• In another exemplary embodiment, the mapping unit 220, the calculation unit 222, and the image aligning unit 224 are operated as follows.
  • The mapping unit 220 generates first and second partial images (not shown) by projecting first and second captured images 150 and 152 onto a first predetermined cylindrical surface. Here, the first predetermined cylindrical surface is a lateral surface of a first predetermined cylinder, and the first predetermined cylinder is a cylinder having a longitudinal axis that is parallel with an axis (P-Q line) of a sphere (refer to FIGS. 1C, 1D and 1F). Further, the center P1 of the first captured image 150 may be located on one of lines perpendicular both to the longitudinal axis of the first predetermined cylinder and to the P-Q axis of the sphere, and the center P2 of the second captured image 152 may be located on another of the perpendicular lines. Herein, an rth partial image (where r is a natural number) is a kind of mapping image.
  • In the same way, the mapping unit 220 generates third and fourth partial images (not shown) by projecting third and fourth captured images 154 and 156 onto a second predetermined cylindrical surface. Here, the second predetermined cylindrical surface is a lateral surface of a second predetermined cylinder, and the second predetermined cylinder is a cylinder having a longitudinal axis that is parallel with the P-Q axis of the sphere. Further, the center P3 of the third captured image 154 may be located on one of lines perpendicular both to the longitudinal axis of the second predetermined cylinder and to the P-Q axis of the sphere, and the center P4 of the fourth captured image 156 may be located on another of the perpendicular lines.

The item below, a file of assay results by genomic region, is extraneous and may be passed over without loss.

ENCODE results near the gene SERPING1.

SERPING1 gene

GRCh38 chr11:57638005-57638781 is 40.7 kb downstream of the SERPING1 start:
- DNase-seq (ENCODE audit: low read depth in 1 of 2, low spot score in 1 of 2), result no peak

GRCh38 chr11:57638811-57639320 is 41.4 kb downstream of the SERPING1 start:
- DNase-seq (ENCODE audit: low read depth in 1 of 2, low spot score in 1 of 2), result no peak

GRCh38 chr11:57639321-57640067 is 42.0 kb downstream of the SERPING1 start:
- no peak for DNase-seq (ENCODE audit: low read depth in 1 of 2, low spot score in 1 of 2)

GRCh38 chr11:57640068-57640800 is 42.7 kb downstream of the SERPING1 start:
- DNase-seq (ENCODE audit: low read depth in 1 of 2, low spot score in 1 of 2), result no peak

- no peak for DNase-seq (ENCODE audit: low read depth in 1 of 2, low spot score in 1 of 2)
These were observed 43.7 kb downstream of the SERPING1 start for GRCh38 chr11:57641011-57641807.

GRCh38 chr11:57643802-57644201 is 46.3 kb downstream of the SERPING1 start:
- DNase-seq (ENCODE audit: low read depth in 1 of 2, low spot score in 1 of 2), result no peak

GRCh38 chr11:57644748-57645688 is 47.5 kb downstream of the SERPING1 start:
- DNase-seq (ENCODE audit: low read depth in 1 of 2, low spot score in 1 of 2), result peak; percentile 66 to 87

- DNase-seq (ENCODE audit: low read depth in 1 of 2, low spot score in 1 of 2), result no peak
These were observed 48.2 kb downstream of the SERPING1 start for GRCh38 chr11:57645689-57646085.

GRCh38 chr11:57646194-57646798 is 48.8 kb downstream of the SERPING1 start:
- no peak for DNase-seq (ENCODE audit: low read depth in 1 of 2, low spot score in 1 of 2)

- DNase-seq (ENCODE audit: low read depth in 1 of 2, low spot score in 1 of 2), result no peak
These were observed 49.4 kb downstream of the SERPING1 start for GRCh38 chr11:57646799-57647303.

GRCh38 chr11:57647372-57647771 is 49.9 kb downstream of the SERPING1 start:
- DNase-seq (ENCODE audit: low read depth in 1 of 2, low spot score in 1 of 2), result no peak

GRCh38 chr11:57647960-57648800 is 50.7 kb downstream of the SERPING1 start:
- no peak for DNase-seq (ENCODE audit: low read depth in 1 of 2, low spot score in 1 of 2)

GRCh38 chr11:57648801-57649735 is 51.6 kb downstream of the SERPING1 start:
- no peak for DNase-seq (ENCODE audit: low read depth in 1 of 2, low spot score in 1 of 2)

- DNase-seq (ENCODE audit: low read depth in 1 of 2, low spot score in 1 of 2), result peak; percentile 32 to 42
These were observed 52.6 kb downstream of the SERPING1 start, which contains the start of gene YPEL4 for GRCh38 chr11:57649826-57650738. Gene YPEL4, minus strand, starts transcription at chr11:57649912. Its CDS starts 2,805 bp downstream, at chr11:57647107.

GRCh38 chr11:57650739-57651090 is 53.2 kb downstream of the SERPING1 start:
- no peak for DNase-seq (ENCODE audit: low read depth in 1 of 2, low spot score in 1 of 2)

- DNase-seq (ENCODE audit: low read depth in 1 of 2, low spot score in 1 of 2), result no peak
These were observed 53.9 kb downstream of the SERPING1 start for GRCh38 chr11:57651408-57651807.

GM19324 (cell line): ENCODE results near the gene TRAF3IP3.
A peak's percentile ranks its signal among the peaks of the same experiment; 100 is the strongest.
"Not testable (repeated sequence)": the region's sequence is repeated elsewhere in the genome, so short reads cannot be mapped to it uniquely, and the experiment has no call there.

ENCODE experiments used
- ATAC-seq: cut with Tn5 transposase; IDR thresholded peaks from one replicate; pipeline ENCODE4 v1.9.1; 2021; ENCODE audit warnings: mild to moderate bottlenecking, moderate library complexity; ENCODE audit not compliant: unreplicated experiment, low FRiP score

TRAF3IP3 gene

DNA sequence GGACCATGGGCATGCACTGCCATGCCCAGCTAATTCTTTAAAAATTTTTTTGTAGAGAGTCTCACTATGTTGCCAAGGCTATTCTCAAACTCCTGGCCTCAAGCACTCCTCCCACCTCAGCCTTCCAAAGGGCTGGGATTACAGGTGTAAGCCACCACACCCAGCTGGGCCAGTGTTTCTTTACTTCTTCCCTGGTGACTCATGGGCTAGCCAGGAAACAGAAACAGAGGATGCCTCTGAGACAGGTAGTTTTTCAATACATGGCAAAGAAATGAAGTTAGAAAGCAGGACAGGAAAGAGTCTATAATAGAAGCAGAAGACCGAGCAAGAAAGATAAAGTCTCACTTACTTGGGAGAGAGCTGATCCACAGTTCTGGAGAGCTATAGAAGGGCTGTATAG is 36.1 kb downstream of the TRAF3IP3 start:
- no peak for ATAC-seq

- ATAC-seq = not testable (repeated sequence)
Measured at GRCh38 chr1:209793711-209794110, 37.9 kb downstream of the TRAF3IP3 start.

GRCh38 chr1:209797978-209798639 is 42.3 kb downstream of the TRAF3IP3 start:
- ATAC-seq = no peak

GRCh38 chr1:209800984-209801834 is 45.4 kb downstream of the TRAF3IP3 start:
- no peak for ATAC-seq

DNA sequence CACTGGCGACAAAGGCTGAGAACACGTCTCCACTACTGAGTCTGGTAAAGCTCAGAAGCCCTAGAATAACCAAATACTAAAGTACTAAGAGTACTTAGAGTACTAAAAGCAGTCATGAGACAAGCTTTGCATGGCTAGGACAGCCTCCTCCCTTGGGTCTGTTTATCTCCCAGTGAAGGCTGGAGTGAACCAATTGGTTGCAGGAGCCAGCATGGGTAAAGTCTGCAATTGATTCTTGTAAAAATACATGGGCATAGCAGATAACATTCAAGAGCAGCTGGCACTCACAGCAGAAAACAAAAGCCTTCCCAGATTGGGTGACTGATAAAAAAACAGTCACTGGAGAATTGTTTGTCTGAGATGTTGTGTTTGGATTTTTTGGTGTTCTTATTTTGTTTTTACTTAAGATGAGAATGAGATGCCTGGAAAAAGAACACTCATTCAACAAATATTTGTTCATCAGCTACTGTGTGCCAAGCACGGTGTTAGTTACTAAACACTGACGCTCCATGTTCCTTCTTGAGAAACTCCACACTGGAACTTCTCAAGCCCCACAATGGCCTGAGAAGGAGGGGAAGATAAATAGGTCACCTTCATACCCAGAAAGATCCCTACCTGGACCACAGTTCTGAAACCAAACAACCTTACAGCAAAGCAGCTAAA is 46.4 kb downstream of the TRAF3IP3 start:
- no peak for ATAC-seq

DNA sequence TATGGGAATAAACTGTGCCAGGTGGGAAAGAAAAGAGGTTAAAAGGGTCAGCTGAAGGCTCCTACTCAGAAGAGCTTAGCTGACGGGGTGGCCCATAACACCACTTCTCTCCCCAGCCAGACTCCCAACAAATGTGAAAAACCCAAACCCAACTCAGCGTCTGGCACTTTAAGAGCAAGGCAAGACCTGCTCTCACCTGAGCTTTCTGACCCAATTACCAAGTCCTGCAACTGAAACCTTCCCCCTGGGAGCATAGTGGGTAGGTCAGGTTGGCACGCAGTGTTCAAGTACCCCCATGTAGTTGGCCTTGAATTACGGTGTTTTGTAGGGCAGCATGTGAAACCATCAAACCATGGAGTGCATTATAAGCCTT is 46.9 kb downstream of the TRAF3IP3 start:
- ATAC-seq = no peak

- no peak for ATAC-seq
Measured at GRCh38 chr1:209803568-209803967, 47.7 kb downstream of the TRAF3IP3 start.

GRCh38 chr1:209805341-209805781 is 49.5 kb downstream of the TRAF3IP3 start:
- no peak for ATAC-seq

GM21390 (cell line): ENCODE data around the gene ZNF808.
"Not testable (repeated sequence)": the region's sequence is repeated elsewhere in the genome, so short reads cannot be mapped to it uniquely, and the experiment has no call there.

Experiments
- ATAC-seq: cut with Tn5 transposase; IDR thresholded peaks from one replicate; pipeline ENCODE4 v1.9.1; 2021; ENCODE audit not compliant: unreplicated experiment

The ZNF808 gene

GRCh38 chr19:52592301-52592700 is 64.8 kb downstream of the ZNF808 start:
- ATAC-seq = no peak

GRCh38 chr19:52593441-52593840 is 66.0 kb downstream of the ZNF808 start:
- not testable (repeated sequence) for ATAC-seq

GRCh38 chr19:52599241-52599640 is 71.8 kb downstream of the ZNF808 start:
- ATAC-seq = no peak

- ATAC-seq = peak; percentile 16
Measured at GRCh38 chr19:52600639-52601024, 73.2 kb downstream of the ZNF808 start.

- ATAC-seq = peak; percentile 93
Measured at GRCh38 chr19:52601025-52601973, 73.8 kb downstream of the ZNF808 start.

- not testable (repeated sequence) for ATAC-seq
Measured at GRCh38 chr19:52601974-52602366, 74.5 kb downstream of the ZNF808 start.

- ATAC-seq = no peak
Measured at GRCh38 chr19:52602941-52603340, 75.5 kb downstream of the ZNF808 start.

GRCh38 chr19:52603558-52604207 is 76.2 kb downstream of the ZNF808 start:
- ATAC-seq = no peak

• The calculation unit 222 calculates proper movement values in a predetermined direction for the first and second partial images. The calculated proper movement values are used as first adjustment values for moving the first and second partial images on the first predetermined cylindrical surface in the predetermined direction. Here, the predetermined direction may be a panning direction or a vertical direction. Similarly, the calculation unit 222 calculates proper movement values in a predetermined direction for the third and fourth partial images. The calculated proper movement values are used as second adjustment values for moving the third and fourth partial images on the second predetermined cylindrical surface in the predetermined direction. Here, the predetermined direction may be a panning direction or a vertical direction.
  • The image aligning unit 224 moves the first and second partial images by the first adjustment values and stitches the first and second partial images together so as to create a first stitched image (not shown). Similarly, the image aligning unit 224 moves the third and fourth partial images by the second adjustment values and stitches the third and fourth partial images together so as to create a second stitched image (not shown).